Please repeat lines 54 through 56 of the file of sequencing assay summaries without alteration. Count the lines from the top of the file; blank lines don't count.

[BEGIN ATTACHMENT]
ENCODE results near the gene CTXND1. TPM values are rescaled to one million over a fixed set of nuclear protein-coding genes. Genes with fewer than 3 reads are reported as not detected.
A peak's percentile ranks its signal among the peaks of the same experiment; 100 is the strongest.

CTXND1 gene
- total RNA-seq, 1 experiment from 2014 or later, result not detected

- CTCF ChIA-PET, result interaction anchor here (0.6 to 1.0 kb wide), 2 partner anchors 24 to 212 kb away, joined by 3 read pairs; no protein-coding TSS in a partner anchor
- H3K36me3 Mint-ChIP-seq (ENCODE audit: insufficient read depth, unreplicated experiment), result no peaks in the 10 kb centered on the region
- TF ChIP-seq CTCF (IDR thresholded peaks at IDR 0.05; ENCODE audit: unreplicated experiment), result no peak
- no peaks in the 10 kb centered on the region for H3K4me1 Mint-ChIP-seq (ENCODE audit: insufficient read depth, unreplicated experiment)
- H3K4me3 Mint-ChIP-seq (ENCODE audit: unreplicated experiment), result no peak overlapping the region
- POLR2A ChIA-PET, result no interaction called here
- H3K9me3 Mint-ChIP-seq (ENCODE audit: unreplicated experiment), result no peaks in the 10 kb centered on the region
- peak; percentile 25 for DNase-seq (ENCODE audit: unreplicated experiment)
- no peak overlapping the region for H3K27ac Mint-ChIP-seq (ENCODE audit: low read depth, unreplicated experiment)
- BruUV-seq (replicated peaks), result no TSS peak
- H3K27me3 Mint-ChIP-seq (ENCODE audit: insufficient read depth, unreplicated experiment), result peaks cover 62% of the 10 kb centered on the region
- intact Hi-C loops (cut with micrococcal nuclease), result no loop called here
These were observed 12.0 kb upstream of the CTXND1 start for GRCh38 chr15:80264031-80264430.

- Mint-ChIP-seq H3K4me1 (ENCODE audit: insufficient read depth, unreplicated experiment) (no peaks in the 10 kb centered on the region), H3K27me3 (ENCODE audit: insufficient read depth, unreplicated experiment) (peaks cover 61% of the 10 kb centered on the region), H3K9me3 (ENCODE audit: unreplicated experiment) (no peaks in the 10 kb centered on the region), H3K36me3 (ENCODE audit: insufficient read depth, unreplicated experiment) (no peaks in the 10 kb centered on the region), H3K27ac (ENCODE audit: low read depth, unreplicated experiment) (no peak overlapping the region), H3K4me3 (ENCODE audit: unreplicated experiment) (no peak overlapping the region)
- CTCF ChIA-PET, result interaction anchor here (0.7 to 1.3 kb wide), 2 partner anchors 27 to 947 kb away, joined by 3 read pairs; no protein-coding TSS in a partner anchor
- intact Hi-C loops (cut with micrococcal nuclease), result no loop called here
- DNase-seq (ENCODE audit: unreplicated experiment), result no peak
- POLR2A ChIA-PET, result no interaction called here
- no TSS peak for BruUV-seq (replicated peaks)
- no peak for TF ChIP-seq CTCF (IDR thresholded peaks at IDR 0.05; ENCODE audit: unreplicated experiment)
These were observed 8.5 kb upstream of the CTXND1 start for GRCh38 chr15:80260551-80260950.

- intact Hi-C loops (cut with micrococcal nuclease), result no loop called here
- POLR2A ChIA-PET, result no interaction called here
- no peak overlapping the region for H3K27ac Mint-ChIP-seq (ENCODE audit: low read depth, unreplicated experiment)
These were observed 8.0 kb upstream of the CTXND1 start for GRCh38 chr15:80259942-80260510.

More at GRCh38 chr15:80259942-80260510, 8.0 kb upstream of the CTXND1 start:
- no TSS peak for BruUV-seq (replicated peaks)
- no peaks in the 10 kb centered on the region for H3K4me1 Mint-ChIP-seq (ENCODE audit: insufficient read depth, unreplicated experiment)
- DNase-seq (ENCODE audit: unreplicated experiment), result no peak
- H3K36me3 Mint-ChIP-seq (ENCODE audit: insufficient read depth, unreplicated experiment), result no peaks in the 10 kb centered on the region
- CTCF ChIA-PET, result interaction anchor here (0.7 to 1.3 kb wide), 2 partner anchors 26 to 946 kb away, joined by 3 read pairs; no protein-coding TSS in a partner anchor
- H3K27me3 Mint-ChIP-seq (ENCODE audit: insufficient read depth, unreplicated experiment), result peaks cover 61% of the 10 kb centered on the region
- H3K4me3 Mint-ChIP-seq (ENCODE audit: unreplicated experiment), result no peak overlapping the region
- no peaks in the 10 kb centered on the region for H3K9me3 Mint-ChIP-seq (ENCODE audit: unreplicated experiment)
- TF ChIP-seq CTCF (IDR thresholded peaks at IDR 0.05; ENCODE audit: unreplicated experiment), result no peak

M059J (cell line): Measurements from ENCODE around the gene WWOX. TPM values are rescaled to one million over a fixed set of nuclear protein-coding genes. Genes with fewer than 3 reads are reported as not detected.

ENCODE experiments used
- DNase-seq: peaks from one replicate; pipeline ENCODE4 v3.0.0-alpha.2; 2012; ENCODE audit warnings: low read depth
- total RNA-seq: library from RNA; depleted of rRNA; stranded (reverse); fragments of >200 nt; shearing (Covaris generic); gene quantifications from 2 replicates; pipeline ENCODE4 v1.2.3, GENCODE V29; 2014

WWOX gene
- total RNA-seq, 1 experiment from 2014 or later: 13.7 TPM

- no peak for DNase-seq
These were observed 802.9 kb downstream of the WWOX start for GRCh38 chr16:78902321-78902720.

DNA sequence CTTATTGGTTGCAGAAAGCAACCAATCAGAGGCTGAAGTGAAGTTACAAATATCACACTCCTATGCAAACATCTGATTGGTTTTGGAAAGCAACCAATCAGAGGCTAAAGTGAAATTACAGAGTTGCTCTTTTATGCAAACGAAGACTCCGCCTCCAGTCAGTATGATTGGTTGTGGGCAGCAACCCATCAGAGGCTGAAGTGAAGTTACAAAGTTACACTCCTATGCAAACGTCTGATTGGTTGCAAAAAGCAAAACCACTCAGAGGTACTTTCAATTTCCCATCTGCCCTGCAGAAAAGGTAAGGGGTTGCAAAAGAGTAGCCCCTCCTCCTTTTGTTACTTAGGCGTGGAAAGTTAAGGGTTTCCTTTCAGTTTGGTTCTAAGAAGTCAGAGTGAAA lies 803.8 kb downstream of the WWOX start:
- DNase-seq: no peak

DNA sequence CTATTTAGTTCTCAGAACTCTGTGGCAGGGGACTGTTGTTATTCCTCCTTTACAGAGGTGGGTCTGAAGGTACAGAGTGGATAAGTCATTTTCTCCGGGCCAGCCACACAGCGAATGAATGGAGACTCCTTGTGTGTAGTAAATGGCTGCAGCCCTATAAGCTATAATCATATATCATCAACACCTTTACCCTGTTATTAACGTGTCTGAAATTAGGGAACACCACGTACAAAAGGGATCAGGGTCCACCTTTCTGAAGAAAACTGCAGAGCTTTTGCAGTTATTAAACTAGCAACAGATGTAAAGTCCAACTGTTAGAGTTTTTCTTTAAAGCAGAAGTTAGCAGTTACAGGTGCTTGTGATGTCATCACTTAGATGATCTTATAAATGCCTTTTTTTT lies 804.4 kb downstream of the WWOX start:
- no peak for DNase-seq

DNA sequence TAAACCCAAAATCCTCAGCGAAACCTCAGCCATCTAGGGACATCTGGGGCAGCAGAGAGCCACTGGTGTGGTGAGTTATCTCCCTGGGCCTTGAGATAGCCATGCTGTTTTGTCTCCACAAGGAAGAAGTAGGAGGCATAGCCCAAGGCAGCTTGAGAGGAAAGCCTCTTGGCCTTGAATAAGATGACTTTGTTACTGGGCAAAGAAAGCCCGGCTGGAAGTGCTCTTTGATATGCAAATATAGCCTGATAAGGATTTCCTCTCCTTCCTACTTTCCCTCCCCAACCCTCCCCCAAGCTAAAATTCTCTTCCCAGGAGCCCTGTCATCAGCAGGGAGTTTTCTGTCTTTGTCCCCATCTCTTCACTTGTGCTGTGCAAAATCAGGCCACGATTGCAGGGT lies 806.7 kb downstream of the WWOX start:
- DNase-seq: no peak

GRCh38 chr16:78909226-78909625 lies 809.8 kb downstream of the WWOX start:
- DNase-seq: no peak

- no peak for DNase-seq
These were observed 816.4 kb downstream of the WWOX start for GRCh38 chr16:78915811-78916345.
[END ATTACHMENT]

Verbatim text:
GRCh38 chr16:78909226-78909625 lies 809.8 kb downstream of the WWOX start:
- DNase-seq: no peak

- no peak for DNase-seq